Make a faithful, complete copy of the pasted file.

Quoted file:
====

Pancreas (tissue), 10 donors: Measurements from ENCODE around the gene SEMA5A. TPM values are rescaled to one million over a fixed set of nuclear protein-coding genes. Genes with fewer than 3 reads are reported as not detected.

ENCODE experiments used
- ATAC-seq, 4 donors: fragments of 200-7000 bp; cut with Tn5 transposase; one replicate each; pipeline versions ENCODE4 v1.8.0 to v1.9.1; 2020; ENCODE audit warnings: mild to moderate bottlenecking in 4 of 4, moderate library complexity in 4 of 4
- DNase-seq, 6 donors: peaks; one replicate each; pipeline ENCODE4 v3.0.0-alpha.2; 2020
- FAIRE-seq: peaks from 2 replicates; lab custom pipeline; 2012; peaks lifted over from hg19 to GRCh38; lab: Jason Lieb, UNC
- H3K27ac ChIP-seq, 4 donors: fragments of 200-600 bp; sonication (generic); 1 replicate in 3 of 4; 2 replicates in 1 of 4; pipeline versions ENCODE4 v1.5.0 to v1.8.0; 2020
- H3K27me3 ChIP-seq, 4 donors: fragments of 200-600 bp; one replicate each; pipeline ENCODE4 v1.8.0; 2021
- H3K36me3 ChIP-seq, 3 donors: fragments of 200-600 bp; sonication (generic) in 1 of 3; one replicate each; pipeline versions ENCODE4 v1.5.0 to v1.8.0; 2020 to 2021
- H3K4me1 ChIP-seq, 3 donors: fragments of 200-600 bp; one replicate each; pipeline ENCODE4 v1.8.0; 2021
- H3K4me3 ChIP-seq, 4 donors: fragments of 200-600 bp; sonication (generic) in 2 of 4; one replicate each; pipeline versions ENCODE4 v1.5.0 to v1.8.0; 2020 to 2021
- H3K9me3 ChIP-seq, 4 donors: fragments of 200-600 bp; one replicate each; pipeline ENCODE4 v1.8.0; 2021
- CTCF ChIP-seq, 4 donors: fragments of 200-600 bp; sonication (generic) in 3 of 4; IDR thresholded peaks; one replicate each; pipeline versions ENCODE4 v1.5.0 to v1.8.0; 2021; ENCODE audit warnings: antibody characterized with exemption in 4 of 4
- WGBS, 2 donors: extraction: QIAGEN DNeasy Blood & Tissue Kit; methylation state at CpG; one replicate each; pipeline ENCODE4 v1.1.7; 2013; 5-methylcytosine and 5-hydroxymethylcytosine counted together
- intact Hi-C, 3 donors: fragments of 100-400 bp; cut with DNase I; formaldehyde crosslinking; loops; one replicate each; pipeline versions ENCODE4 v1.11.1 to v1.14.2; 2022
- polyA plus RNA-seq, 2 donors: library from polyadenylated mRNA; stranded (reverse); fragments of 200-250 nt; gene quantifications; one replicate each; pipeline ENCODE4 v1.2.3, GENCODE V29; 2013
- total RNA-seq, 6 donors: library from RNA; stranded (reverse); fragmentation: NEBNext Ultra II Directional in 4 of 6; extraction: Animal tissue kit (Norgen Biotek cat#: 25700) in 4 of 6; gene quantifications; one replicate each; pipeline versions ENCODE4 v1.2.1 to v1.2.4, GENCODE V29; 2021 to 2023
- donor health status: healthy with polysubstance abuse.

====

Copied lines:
Pancreas (tissue), 10 donors: Measurements from ENCODE around the gene SEMA5A. TPM values are rescaled to one million over a fixed set of nuclear protein-coding genes. Genes with fewer than 3 reads are reported as not detected.

ENCODE experiments used
- ATAC-seq, 4 donors: fragments of 200-7000 bp; cut with Tn5 transposase; one replicate each; pipeline versions ENCODE4 v1.8.0 to v1.9.1; 2020; ENCODE audit warnings: mild to moderate bottlenecking in 4 of 4, moderate library complexity in 4 of 4
- DNase-seq, 6 donors: peaks; one replicate each; pipeline ENCODE4 v3.0.0-alpha.2; 2020
- FAIRE-seq: peaks from 2 replicates; lab custom pipeline; 2012; peaks lifted over from hg19 to GRCh38; lab: Jason Lieb, UNC
- H3K27ac ChIP-seq, 4 donors: fragments of 200-600 bp; sonication (generic); 1 replicate in 3 of 4; 2 replicates in 1 of 4; pipeline versions ENCODE4 v1.5.0 to v1.8.0; 2020
- H3K27me3 ChIP-seq, 4 donors: fragments of 200-600 bp; one replicate each; pipeline ENCODE4 v1.8.0; 2021
- H3K36me3 ChIP-seq, 3 donors: fragments of 200-600 bp; sonication (generic) in 1 of 3; one replicate each; pipeline versions ENCODE4 v1.5.0 to v1.8.0; 2020 to 2021
- H3K4me1 ChIP-seq, 3 donors: fragments of 200-600 bp; one replicate each; pipeline ENCODE4 v1.8.0; 2021
- H3K4me3 ChIP-seq, 4 donors: fragments of 200-600 bp; sonication (generic) in 2 of 4; one replicate each; pipeline versions ENCODE4 v1.5.0 to v1.8.0; 2020 to 2021
- H3K9me3 ChIP-seq, 4 donors: fragments of 200-600 bp; one replicate each; pipeline ENCODE4 v1.8.0; 2021
- CTCF ChIP-seq, 4 donors: fragments of 200-600 bp; sonication (generic) in 3 of 4; IDR thresholded peaks; one replicate each; pipeline versions ENCODE4 v1.5.0 to v1.8.0; 2021; ENCODE audit warnings: antibody characterized with exemption in 4 of 4
- WGBS, 2 donors: extraction: QIAGEN DNeasy Blood & Tissue Kit; methylation state at CpG; one replicate each; pipeline ENCODE4 v1.1.7; 2013; 5-methylcytosine and 5-hydroxymethylcytosine counted together
- intact Hi-C, 3 donors: fragments of 100-400 bp; cut with DNase I; formaldehyde crosslinking; loops; one replicate each; pipeline versions ENCODE4 v1.11.1 to v1.14.2; 2022
- polyA plus RNA-seq, 2 donors: library from polyadenylated mRNA; stranded (reverse); fragments of 200-250 nt; gene quantifications; one replicate each; pipeline ENCODE4 v1.2.3, GENCODE V29; 2013
- total RNA-seq, 6 donors: library from RNA; stranded (reverse); fragmentation: NEBNext Ultra II Directional in 4 of 6; extraction: Animal tissue kit (Norgen Biotek cat#: 25700) in 4 of 6; gene quantifications; one replicate each; pipeline versions ENCODE4 v1.2.1 to v1.2.4, GENCODE V29; 2021 to 2023
- donor health status: healthy with polysubstance abuse.